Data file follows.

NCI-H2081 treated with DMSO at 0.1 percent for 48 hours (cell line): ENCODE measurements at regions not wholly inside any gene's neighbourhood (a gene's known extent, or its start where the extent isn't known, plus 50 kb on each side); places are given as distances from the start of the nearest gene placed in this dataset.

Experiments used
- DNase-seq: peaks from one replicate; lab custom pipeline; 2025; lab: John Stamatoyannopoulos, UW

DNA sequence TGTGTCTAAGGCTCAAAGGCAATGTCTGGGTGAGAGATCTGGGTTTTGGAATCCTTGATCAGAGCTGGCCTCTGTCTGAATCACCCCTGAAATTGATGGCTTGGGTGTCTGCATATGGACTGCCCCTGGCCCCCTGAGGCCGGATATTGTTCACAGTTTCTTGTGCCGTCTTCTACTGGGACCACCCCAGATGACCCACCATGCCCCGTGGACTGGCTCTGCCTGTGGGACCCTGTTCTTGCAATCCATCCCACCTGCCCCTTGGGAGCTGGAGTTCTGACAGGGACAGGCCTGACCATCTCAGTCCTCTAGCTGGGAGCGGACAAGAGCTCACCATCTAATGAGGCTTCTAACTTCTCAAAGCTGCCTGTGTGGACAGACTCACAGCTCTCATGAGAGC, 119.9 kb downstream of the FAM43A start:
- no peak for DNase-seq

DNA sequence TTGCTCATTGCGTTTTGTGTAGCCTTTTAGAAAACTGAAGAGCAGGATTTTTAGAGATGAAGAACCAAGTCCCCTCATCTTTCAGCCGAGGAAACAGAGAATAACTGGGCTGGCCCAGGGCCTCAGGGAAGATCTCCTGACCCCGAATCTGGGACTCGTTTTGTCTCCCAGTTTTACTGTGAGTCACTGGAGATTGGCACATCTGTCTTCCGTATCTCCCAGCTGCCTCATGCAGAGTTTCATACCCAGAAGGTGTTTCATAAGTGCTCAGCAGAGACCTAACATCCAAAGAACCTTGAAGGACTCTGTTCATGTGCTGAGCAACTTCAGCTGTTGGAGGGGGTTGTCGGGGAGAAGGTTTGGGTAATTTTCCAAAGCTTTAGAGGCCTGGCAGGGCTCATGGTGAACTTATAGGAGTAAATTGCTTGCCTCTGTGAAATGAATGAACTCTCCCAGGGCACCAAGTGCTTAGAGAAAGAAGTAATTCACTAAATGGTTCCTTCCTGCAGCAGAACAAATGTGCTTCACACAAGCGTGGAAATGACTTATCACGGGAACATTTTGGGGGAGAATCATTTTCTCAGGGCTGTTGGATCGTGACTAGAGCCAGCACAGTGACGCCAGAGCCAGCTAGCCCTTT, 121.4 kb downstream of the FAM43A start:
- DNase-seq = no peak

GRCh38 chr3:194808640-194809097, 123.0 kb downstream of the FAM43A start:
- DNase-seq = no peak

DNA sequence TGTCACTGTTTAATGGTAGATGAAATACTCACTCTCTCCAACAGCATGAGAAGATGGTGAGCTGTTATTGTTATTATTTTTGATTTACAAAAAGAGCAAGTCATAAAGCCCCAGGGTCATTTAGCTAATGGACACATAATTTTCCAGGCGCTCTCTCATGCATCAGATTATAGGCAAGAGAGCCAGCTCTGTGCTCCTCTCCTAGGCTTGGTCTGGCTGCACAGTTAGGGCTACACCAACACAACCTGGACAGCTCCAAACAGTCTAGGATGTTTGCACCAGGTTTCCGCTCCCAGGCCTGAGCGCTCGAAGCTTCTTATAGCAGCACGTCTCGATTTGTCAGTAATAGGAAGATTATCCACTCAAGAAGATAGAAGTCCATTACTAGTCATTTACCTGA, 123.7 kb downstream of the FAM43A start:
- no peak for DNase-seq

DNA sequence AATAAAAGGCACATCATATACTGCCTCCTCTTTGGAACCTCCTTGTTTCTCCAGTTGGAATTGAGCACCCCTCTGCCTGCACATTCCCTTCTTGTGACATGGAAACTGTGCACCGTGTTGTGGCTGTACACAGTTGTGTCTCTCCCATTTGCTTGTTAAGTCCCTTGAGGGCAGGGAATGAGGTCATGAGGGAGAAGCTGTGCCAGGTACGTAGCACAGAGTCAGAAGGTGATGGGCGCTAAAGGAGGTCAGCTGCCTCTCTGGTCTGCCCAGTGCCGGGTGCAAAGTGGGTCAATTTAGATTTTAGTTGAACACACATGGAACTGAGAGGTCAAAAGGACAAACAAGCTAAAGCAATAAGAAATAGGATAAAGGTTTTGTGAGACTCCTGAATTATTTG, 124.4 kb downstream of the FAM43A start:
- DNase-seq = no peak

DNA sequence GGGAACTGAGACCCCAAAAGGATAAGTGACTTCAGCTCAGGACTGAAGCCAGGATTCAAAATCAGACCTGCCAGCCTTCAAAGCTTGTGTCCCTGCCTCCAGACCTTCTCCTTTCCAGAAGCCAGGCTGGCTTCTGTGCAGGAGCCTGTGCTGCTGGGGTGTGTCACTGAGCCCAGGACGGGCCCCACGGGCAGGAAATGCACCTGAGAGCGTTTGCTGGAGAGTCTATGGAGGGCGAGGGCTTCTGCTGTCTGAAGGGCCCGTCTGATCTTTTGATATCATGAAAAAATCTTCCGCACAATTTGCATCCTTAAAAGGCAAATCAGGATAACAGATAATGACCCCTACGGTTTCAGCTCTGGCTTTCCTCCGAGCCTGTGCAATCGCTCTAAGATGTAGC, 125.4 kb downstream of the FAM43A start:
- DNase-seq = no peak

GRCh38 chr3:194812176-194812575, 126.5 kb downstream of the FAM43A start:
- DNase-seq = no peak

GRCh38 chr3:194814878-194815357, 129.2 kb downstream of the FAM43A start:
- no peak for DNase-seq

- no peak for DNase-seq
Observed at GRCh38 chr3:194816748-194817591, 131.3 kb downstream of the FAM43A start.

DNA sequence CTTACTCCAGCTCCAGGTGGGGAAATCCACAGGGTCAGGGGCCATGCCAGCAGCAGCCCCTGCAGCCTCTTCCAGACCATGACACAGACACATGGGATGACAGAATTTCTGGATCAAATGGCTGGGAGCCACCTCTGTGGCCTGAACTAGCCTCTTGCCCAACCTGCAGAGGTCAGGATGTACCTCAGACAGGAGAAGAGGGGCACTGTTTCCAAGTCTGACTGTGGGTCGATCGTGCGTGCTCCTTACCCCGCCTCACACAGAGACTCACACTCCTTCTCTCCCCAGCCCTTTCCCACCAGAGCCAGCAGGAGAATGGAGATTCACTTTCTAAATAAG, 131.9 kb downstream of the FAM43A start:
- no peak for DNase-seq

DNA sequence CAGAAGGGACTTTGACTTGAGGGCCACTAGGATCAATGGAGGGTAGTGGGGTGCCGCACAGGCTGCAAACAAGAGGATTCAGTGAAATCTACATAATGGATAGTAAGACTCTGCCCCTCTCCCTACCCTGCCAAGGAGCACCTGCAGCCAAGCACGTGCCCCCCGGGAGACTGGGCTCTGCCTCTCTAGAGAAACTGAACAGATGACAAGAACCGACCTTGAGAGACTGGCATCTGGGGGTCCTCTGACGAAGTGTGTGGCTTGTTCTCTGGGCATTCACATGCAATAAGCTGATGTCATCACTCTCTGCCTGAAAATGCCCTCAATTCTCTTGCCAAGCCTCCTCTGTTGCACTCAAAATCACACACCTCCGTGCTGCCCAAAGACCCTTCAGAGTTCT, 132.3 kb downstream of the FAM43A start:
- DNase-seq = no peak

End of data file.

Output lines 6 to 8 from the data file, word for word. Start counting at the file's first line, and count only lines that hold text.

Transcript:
DNA sequence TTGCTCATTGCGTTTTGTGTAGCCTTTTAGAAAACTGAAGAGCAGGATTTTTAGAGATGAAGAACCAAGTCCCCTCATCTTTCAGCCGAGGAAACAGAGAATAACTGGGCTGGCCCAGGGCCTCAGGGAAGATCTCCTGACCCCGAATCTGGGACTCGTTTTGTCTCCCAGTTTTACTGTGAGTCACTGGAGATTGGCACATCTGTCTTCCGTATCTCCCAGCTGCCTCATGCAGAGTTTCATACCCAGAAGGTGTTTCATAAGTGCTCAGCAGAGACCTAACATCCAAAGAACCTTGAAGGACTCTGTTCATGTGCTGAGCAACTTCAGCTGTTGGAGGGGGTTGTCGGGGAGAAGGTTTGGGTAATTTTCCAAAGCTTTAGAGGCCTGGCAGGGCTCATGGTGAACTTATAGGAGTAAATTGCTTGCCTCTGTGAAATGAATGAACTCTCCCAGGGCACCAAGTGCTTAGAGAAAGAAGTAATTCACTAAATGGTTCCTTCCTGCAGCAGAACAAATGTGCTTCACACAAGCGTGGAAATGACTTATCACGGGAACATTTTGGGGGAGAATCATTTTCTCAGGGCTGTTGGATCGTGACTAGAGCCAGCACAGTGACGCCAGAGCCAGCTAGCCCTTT, 121.4 kb downstream of the FAM43A start:
- DNase-seq = no peak

GRCh38 chr3:194808640-194809097, 123.0 kb downstream of the FAM43A start: